Shlomo ben Aderet

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Shlomo ben Aderet
Personal details
Born 1235
Barcelona, Aragon
Died 1310 (aged 74–75)
Barcelona, Aragon

Shlomo ben Aderet (Hebrew: שלמה בן אדרת‎ or Solomon son of Aderet)[1] (1235–1310) was a Medieval rabbi, halakhist, and Talmudist. He is widely known as the Rashba (Hebrew: רשב״א‎), the Hebrew acronym of his title and name: Rabbi Shlomo ben Aderet.

The Rashba was born in Barcelona, Crown of Aragon, in 1235. He became a successful banker and leader of Spanish Jewry of his time. He served as rabbi of the Main Synagogue of Barcelona for 50 years. His teachers were Nahmanides and Yonah Gerondi. Among his numerous students were Yom Tov Asevilli and Bahya ben Asher.


ben Aderet was considered an outstanding rabbinic authority, and more than 3,000 of his responsa are known to be extant. Questions were addressed to him from Spain, Portugal, Italy, France, Germany, and even from Asia Minor. His responsa, which cover the entire gamut of Jewish life, are concise and widely quoted by halakhic authorities.

ben Aderet's responsa also illustrate his opposition to messianism and prophetic pretensions as a general phenomenon, with examples against Nissim ben Abraham and Abraham Abulafia.

The Rashba and Rambam[edit]

The Rashba defended Rambam (Maimonides) during contemporary debates over his works, and he authorized the translation of Rambam's commentary on the Mishnah from Arabic to Hebrew.

Nevertheless, the Rashba was opposed to the philosophic-rationalistic approach to Judaism often associated with Rambam, and he was part of the beit din (rabbinical court) in Barcelona that forbade men younger than 25 from studying secular philosophy or the natural sciences (although an exception was made for those who studied medicine). On July 26, 1305, the Rashba wrote:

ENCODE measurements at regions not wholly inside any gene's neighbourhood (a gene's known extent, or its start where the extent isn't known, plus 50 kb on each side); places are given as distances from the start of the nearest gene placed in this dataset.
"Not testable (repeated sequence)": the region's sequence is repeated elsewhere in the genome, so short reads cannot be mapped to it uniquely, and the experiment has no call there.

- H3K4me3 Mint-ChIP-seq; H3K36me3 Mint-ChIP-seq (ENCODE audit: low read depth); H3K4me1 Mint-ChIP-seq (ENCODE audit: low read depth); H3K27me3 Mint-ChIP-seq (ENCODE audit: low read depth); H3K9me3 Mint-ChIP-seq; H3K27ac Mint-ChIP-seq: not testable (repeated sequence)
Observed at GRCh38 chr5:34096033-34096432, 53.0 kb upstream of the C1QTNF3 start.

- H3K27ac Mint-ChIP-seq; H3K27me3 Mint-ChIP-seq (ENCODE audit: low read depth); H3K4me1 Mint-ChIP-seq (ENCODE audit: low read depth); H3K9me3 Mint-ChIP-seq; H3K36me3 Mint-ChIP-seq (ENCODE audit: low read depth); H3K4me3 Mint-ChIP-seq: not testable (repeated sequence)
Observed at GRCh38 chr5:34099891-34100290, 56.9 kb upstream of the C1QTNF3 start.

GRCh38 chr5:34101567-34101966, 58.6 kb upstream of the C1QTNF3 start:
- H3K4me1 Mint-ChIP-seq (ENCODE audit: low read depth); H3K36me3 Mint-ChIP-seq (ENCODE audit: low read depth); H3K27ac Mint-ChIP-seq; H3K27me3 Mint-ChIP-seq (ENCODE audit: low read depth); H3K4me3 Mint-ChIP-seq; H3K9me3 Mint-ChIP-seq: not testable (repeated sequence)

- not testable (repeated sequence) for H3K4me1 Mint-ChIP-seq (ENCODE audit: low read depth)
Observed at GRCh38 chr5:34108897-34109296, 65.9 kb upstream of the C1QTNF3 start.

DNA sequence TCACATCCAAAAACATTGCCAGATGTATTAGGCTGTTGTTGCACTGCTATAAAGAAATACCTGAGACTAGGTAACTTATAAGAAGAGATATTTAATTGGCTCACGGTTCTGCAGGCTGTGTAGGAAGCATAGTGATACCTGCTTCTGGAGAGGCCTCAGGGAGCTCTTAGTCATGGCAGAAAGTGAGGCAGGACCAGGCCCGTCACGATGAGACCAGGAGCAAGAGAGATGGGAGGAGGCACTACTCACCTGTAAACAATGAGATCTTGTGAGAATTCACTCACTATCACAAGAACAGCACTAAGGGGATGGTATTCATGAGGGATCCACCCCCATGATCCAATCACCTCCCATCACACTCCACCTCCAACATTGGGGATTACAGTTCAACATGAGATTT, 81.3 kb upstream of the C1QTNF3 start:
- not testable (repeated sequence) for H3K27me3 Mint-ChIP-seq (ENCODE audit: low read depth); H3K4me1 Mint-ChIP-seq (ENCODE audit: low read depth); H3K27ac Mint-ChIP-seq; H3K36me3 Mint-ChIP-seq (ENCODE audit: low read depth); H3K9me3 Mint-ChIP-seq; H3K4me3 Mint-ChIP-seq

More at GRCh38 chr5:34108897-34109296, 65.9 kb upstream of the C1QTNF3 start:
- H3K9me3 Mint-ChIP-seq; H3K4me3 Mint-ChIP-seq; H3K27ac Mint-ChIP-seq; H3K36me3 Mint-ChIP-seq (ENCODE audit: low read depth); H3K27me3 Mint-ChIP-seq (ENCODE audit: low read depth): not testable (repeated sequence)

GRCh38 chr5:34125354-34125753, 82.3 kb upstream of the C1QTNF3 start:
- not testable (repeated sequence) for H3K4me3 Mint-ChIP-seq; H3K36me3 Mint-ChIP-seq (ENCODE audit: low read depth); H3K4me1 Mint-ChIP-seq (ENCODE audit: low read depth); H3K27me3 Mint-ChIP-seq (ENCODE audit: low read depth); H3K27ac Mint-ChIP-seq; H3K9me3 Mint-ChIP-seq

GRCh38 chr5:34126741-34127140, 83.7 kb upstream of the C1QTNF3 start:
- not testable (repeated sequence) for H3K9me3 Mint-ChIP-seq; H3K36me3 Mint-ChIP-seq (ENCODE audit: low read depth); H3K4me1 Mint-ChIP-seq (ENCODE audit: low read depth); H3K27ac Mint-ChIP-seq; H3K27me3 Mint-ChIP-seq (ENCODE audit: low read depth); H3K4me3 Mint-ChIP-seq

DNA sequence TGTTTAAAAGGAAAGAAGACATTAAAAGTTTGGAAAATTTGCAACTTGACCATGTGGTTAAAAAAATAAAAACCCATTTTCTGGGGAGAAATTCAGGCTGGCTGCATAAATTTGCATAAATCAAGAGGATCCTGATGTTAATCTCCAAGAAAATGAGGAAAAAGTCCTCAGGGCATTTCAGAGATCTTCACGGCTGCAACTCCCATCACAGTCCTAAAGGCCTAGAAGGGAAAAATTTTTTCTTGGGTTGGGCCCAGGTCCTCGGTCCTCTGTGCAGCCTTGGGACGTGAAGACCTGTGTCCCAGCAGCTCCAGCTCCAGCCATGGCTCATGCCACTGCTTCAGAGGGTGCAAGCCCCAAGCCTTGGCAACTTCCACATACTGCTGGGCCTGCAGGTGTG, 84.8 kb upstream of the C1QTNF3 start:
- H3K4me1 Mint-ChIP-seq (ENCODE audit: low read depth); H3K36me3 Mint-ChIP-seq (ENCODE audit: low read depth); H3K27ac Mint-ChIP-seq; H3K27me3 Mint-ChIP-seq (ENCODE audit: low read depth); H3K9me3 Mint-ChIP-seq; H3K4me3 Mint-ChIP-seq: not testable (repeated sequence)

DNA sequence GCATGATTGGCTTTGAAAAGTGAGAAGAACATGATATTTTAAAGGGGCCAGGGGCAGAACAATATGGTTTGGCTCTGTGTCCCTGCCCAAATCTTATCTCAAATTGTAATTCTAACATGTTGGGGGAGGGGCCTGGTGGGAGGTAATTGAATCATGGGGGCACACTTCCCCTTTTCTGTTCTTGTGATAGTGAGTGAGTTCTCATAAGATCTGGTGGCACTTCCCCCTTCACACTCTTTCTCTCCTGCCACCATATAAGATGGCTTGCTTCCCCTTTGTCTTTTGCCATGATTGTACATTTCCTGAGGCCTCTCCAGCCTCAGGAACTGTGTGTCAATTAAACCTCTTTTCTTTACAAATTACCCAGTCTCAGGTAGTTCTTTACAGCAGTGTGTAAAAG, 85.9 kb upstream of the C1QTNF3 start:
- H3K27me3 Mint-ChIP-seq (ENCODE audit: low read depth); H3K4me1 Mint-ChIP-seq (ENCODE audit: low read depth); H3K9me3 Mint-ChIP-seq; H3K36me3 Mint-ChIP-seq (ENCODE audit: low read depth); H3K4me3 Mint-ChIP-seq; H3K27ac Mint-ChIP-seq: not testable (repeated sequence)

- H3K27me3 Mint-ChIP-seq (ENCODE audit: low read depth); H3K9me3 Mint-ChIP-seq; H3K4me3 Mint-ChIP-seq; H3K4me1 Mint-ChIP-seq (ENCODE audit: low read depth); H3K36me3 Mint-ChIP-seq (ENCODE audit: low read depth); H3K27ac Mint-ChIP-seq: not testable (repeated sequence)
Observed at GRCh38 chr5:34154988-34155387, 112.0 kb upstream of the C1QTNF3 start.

"In that city [Barcelona] are those who write iniquity about the Torah and if there would be a heretic writing books, they should be burnt as if they were the book of sorcerers."[2]

Other works[edit]

The Rashba wrote several other works. They include:

  • Hiddushei HaRashba, a commentary on the Talmud.
  • Torat HaBayit, a manual on kashrut (dietary laws) and other religious laws that are observed at home.
  • Mishmeret HaBayit, a defense against the Ra'ah's critique of Torat HaBayit.
  • Sha'ar HaMayim, a work focusing on the laws of a mikvah (ritual bath).
  • Avodat HaKodesh, a manual on the laws related to Shabbat and Jewish holidays.

In addition, he wrote commentaries on other subjects.

See also[edit]


  1. ^ The name Shlomo ben Aderet may be written in many different ways. His first name is written as either Shlomo or Solomon. The next word, "ben" (which means "son of" in Hebrew) is sometimes replaced by "ibn" (the Arabic word with the same meaning) or omitted altogether. Aderet sometimes is spelled Adret or Adereth. Occasionally the name Avraham or Abraham is included before Aderet.
  2. ^ H. Z. Dimitrovsky, ed. Teshubot HaRishba, Vol. 2 (Jerusalem: Mossad Harav Kook, 1990) I, Pt. I, p. 361.


In particular, the following articles were used as references:

External links[edit]